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 {Photo credit: UHSC/MSH staff}A pharmacist dispenses medicines to a patient at Arua Regional Referral Hospital.Photo credit: UHSC/MSH staff

Uganda experienced a large number of malaria cases in April and May 2019. While this would normally correlate with patterns of seasonality, the season’s peak extended past May, with the highest number of observed cases recorded in July 2019.

 {Photo credit MSH staff}National Medical Stores staff undergo a practical session on processing of orders for COVID-19 emergency supplies using the eELMIS with a trainer from MSH/UHSC.Photo credit MSH staff

As the COVID-19 pandemic continues to grow, access to timely and accurate supply chain data is critical to the success of Uganda’s response to the outbreak. The first COVID-19 case in Uganda was reported on March 21, 2020. Additional cases were reported days later, triggering the government to implement drastic measures to restrict the spread of the disease. Uganda’s response has largely centered on closing its borders, limiting public gatherings, and conducting tests and treating COVID-19 patients.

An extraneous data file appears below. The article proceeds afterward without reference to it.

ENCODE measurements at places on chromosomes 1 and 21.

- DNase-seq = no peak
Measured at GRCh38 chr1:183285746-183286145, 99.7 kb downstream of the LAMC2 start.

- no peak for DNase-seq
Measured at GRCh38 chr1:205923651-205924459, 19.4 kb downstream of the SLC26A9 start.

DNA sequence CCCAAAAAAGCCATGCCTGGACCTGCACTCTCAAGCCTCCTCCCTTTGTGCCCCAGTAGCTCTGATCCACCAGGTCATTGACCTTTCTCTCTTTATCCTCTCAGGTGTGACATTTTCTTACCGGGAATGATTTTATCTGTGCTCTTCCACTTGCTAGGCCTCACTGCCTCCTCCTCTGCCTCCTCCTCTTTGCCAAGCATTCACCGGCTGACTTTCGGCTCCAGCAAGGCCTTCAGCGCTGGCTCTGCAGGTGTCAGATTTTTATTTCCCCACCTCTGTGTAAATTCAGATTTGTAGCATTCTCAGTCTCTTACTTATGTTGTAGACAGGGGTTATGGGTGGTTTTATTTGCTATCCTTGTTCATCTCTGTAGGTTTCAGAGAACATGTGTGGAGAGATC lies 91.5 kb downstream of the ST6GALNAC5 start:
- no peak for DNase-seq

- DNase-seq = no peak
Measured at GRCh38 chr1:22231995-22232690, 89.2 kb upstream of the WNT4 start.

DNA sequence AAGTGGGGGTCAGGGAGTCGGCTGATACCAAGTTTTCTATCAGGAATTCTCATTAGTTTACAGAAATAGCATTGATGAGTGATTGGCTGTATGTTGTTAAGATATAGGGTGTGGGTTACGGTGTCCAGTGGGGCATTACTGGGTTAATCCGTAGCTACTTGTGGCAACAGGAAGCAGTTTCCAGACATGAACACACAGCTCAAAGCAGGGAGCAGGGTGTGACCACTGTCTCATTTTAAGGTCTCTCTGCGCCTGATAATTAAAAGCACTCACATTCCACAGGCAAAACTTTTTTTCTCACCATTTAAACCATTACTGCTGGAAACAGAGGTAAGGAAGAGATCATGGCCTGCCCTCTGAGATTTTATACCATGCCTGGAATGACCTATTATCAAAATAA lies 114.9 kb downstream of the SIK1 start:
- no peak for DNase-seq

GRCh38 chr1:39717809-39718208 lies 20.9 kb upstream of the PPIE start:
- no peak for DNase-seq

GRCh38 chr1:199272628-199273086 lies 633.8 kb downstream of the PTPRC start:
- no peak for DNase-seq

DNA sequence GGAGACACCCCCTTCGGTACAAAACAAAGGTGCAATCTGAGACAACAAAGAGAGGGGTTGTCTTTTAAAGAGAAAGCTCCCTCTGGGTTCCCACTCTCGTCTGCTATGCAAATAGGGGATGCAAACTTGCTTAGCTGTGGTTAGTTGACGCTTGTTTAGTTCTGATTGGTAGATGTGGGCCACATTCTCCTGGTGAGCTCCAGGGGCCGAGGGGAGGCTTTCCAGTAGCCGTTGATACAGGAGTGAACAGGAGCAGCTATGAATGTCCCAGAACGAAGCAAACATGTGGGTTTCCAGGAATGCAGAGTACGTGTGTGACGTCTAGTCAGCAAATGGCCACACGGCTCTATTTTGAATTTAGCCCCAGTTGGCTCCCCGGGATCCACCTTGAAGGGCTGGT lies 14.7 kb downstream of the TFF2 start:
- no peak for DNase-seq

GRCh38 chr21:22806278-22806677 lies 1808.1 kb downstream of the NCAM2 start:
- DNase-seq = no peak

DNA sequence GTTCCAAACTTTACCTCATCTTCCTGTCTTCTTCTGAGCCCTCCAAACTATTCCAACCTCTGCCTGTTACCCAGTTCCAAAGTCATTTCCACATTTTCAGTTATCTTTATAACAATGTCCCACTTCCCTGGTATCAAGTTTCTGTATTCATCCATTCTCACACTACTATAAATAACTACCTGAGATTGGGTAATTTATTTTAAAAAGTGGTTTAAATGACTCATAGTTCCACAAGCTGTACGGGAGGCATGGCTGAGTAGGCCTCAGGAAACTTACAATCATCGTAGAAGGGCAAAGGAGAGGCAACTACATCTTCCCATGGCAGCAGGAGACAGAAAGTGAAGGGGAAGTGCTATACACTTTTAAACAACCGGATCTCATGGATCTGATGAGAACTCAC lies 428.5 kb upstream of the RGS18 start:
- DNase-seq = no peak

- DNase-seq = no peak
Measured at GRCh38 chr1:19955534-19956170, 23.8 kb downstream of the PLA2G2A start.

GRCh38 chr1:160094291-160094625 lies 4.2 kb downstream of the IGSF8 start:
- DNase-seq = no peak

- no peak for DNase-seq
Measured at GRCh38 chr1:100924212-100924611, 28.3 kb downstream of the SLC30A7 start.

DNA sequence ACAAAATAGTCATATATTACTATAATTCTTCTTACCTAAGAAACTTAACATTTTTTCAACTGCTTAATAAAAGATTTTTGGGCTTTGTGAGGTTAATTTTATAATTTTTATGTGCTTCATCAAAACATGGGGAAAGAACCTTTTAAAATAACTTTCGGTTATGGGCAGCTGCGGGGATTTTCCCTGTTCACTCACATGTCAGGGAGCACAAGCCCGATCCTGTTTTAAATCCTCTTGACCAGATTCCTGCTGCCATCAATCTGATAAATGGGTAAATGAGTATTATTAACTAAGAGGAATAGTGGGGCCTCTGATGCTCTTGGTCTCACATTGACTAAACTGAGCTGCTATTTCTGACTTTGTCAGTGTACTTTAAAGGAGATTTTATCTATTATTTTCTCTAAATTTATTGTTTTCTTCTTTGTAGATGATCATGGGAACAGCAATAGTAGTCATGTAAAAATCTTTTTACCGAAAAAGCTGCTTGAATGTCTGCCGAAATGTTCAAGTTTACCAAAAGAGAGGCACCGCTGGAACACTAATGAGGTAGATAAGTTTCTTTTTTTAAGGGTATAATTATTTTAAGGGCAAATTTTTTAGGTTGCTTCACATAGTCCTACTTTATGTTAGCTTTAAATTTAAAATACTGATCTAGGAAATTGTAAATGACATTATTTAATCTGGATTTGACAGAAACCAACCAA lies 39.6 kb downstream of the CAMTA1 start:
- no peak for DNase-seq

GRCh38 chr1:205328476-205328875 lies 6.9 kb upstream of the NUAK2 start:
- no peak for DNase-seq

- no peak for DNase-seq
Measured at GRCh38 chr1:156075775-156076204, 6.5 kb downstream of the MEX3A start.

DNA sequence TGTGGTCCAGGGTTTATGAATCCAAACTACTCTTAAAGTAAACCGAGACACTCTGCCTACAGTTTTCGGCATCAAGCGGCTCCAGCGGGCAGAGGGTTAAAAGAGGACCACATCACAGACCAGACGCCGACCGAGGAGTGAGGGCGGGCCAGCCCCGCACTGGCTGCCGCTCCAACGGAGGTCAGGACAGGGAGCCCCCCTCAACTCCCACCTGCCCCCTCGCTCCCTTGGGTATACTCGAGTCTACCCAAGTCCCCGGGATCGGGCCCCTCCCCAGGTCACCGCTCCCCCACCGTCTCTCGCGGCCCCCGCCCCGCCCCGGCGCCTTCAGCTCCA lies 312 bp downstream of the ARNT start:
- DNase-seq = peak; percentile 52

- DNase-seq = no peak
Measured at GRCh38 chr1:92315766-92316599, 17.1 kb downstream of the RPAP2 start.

{Photo credit: MSH staff}Pharmacists at KIU Teaching Hospital view data in the Pharmaceutical Information PortalPhoto credit: MSH staff

Until 2012, Uganda’s public health supply chain was uncoordinated because the information needed to estimate quantities of essential medicines and health supplies was not readily available. A national centralized platform to track routine monitoring of stock levels, share information to support data-driven decisions, and provide accountability of funds and commodities did not exist. Without knowledge of stock levels, funding could not be properly allocated to procure needed commodities.

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